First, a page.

The Enterprise and Regulatory Reform Bill is going through its second reading in the House of Lords and Labour peers have raised a poignant question - does the government know what it is doing?

Of course the question is not general, but relates specifically to its attempt to insert a clause that will abolish a worker’s automatic right to compensation for breach of certain health and safety regulations, requiring them instead to prove that negligence has occurred.

It is an excellent question, and one I have asked myself, as the bill strikes me as diametrically opposed in one regard to the overriding intentions of the Legal Aid, Sentencing and Punishment of Offenders Act 2012 (LASPO).

Much of LASPO is about reducing legal costs. The clause referred to in the ERR Bill abolishes strict liability, leading necessarily to more – not less – litigation.

Opposition spokesman, Lord Stevenson of Balmacara, has been quoted as asking: ‘Is it really the government’s intention that a worker injured due to an employer’s breach of a statutory duty within the health and safety at work regulations – such as failing to guard a machine – will be required to prove that the employer knew, or ought to have known, of such a failure in order to gain redress for the injury sustained?’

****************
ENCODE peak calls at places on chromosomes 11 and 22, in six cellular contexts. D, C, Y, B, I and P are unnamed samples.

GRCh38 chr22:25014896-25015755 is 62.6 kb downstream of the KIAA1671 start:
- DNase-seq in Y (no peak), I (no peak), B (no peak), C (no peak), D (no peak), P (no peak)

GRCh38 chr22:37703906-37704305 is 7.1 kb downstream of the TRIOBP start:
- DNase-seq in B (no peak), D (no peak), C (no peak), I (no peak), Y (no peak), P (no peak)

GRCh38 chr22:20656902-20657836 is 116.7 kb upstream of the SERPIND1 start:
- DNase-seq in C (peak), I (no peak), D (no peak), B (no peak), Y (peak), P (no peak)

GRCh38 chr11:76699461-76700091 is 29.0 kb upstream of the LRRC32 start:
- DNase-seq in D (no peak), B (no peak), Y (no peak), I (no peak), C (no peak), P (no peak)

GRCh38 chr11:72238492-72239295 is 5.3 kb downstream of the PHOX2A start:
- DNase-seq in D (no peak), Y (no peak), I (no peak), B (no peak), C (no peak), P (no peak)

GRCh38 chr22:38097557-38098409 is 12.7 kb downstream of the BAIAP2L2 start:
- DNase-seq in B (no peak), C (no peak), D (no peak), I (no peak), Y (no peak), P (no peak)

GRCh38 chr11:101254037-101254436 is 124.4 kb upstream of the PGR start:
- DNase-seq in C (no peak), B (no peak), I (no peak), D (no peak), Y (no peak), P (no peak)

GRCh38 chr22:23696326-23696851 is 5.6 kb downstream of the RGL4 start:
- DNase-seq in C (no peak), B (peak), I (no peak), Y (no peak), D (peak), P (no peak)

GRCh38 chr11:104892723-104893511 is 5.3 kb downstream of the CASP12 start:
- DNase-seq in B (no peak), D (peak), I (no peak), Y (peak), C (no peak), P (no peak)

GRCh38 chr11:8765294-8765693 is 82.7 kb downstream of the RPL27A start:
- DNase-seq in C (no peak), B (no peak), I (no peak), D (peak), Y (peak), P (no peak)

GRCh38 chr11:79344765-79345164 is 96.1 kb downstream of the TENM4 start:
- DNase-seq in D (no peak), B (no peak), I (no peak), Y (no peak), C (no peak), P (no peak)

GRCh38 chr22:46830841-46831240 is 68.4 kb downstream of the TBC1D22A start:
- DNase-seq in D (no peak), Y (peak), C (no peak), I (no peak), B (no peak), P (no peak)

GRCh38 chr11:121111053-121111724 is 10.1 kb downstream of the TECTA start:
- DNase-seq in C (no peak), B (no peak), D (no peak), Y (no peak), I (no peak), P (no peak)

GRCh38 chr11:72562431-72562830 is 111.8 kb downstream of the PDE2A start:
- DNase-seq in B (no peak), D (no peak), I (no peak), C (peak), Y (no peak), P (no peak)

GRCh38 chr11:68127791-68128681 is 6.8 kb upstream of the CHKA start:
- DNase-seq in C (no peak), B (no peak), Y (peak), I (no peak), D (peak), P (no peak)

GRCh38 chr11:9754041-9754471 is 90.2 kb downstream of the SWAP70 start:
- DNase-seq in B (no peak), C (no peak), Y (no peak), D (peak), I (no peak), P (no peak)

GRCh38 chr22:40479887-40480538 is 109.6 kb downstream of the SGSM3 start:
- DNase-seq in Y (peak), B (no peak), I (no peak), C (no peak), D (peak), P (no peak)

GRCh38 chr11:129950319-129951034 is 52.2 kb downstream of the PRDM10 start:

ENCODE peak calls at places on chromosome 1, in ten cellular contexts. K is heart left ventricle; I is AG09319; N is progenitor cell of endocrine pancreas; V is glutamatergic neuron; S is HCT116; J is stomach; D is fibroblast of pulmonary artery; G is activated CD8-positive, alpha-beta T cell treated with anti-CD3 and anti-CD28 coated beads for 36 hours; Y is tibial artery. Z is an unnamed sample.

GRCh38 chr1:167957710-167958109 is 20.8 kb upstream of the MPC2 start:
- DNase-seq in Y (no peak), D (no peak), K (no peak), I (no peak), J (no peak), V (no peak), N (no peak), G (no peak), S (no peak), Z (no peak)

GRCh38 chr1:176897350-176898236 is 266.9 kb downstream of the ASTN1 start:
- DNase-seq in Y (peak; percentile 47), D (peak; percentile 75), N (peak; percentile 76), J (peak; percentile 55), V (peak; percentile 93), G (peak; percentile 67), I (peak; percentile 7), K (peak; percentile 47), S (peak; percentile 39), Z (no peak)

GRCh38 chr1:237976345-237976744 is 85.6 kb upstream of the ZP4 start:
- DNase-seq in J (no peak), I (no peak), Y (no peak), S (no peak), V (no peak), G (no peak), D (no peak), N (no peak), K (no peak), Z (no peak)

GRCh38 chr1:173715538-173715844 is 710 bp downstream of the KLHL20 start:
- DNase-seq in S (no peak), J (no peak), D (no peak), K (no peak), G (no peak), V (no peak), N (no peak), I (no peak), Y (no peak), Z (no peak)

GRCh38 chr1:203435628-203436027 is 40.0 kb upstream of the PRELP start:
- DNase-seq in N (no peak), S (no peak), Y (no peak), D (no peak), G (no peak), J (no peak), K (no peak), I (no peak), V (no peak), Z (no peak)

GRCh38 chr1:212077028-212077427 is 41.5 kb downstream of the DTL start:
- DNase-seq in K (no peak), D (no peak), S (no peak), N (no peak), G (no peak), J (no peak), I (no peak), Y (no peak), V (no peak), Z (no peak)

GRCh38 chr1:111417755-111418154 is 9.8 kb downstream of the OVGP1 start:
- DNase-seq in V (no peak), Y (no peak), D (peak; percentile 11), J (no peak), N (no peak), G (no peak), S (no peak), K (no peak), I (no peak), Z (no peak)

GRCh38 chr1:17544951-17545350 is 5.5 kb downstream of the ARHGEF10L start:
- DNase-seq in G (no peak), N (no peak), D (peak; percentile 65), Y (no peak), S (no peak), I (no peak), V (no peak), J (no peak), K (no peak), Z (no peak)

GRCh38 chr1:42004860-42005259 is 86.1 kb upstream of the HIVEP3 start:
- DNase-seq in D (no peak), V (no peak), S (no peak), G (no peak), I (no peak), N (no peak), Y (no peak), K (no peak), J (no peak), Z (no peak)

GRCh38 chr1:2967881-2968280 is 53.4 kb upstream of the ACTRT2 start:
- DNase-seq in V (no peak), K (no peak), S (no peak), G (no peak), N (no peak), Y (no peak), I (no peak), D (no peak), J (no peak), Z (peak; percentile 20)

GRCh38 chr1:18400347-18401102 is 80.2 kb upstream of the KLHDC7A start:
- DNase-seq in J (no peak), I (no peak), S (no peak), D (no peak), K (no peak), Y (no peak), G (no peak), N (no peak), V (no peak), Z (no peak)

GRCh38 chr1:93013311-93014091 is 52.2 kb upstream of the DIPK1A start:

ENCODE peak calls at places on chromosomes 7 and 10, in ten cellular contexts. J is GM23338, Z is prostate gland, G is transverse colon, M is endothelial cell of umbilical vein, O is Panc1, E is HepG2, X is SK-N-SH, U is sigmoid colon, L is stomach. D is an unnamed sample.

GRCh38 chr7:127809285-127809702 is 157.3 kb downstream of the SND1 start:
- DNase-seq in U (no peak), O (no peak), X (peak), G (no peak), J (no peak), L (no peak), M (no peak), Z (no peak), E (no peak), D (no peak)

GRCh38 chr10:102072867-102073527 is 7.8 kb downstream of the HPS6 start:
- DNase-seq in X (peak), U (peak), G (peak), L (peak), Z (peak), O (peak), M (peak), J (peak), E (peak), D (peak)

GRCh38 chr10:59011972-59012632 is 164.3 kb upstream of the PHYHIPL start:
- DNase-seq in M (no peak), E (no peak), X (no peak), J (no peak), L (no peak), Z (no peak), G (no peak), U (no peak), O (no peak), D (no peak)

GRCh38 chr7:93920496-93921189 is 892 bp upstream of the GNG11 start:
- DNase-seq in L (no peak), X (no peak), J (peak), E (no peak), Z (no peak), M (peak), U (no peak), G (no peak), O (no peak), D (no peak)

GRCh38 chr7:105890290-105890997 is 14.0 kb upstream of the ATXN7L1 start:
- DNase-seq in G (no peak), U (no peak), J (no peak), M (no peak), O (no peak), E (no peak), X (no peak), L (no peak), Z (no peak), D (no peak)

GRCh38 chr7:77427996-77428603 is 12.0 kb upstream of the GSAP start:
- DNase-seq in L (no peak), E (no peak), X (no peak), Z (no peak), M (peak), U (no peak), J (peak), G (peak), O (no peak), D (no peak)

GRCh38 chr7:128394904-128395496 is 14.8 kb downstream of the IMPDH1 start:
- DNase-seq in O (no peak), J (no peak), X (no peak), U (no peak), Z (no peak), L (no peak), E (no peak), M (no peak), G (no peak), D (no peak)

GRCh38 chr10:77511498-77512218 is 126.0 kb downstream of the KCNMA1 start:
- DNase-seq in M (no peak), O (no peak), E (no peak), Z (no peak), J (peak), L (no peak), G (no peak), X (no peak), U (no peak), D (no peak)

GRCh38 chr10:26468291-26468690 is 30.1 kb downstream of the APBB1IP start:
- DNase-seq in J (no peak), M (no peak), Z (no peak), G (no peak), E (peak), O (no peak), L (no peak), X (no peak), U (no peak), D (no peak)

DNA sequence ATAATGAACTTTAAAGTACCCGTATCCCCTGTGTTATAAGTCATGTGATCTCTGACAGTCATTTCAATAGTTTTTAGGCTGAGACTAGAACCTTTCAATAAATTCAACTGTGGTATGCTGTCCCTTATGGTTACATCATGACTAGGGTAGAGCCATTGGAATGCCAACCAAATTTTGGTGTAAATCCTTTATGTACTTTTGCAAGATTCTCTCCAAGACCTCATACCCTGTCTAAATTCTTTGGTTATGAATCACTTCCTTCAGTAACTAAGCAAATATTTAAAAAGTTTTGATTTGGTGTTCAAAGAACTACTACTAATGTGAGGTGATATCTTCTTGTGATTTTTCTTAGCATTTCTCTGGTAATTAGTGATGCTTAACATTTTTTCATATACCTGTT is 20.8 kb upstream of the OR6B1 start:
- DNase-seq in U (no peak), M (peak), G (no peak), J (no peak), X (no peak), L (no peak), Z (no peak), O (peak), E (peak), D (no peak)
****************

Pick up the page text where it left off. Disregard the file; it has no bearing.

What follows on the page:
Is it also its intention that legal costs increase as negligence has to be fought in every case?

Lord Stevenson continues: ‘The requirement to prove foreseeability is a very high bar of proof for an individual injured or killed through no fault of their own. Do the government really think that by proposing this change they are sending the right message to employers about the importance of health and safety?’

Does it also not see that by ‘cutting red tape to free up industry’ – which I have heard is the justification they give for this clause, slipped in discreetly at the last moment and without consultation – it will effectively be creating additional work for the so-called claims industry it so noisily objects to?

As part of that claims industry I suppose I should see this philosophically – what government takes away with one hand it appears to be giving back with the other. One thing is for sure, and that is that we will fight every inch of the way to ensure that those entitled to compensation continue to recover it.

Julie Carlisle is an associate at Henmans LLP, specialising in personal injury work